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Internationally lost COVID-19 cases
Published Web Locationhttps://doi.org/10.1016/j.jmii.2020.03.013
BackgroundWith its epicenter in Wuhan, China, the COVID-19 outbreak was declared a pandemic by the World Health Organization (WHO). While many countries have implemented flight restrictions to China, an increasing number of cases with or without travel background to China are confirmed daily. These developments support concerns on possible unidentified and unreported international COVID-19 cases, which could lead to new local disease epicenters.
MethodsWe have analyzed all available data on the development of international COVID-19 cases from January 20th, 2020 until February 18th, 2020. COVID-19 cases with and without travel history to China were divided into cohorts according to the Healthcare Access and Quality Index (HAQ-Index) of each country. Chi-square and Post-hoc testing were performed.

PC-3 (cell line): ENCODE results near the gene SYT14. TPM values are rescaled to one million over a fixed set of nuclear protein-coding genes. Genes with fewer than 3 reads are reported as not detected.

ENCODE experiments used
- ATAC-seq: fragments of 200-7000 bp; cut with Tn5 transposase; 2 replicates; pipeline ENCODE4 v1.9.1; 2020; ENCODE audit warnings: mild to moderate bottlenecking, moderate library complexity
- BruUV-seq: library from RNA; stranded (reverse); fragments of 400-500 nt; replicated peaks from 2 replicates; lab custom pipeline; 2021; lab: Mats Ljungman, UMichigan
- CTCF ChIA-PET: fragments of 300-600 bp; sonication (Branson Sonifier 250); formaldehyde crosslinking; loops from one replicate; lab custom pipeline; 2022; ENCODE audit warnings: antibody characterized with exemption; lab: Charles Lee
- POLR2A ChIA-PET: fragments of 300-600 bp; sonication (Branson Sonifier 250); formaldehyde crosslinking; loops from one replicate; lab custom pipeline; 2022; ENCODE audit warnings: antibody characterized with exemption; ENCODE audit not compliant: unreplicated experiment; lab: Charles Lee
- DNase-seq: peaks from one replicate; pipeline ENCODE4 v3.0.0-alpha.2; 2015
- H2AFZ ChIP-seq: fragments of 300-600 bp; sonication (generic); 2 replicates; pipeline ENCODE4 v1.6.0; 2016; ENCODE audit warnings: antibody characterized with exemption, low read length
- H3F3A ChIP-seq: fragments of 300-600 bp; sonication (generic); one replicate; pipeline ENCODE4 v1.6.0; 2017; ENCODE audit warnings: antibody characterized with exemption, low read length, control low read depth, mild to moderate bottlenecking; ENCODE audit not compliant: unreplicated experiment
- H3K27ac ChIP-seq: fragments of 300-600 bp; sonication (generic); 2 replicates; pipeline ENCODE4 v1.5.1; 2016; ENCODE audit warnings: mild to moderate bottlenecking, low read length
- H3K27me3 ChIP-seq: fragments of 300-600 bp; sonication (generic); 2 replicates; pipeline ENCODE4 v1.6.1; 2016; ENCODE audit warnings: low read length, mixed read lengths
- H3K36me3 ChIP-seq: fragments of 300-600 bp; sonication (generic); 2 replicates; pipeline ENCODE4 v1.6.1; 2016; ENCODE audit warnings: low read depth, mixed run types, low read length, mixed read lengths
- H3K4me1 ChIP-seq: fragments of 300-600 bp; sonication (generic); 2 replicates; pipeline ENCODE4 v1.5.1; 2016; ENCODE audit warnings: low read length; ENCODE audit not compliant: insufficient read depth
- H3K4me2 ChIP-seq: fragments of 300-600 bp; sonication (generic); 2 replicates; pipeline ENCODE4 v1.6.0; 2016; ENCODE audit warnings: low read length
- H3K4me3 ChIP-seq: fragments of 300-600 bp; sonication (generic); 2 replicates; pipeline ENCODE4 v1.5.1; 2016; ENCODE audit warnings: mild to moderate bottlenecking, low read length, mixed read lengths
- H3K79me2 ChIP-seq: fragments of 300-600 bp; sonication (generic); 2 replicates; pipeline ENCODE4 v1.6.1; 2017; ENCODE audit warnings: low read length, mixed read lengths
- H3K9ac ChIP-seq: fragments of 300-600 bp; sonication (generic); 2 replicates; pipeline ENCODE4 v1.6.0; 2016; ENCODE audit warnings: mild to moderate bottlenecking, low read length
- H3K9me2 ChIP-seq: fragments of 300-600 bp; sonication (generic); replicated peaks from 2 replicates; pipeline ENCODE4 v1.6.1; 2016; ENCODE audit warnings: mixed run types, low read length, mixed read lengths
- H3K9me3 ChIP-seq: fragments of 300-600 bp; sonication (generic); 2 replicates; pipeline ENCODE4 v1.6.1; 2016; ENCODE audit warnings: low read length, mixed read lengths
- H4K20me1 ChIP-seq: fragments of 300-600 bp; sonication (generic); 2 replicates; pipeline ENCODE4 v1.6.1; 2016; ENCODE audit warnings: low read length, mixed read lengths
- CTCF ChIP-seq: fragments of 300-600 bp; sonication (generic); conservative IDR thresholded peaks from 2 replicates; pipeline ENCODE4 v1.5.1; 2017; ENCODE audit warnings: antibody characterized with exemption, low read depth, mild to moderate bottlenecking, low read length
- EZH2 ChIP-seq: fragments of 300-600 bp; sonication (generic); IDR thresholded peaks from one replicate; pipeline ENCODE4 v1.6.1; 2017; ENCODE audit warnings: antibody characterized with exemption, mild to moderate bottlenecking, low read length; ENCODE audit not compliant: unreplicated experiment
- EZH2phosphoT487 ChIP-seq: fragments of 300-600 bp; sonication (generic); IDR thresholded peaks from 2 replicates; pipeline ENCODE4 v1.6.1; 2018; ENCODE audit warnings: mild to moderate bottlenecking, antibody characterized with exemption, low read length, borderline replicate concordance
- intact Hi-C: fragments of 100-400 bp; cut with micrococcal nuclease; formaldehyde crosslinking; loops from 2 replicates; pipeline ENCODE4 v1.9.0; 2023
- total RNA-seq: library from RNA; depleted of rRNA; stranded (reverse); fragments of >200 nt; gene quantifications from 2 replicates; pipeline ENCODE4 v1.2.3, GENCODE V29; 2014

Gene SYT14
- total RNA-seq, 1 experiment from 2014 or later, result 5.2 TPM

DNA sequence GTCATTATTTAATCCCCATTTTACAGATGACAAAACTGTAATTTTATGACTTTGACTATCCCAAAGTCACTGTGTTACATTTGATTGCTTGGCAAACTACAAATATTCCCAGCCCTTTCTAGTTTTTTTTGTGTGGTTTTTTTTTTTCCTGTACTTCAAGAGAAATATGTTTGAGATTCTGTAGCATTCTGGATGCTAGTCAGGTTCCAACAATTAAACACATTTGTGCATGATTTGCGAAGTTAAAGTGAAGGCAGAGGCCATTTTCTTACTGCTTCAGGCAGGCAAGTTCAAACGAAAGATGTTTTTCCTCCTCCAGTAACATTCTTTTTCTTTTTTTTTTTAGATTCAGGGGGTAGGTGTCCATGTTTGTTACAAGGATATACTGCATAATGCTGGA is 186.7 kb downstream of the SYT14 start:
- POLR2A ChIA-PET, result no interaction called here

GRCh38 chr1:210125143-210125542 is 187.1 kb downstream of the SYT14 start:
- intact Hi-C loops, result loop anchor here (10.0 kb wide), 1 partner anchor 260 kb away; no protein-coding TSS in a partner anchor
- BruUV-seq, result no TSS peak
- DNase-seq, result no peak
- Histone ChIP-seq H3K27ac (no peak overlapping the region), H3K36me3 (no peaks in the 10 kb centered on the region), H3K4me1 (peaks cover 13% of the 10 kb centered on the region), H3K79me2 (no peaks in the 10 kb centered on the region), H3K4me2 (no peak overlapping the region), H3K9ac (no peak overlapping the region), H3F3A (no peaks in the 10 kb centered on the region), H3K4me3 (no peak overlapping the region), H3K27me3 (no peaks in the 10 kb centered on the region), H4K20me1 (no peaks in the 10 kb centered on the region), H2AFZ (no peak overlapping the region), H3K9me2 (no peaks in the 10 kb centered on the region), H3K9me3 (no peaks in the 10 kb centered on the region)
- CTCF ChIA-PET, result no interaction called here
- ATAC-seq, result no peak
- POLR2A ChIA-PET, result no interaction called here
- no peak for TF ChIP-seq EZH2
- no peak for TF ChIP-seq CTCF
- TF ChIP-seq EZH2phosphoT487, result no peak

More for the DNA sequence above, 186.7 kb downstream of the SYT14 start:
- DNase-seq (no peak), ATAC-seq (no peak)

ResultsWhile COVID-19 cases with travel history to China seem to peak for each HAQ-cohort, the number of non-travel related COVID-19 cases seem to continuously increase in the HAQ-cohort of countries with higher medical standards. Further analyses demonstrate a significantly lower proportion of reported COVID-19 cases without travel history to China in countries with lower HAQ (HAQ I vs. HAQ II, posthoc p < 0.01).
ConclusionsOur data indicate that countries with lower HAQ-index may either underreport COVID-19 cases or are unable to adequately detect them. Although our data may be incomplete and must be interpreted with caution, inconsistencies in reporting COVID-19 cases is a serious problem which might sabotage efforts to contain the virus.
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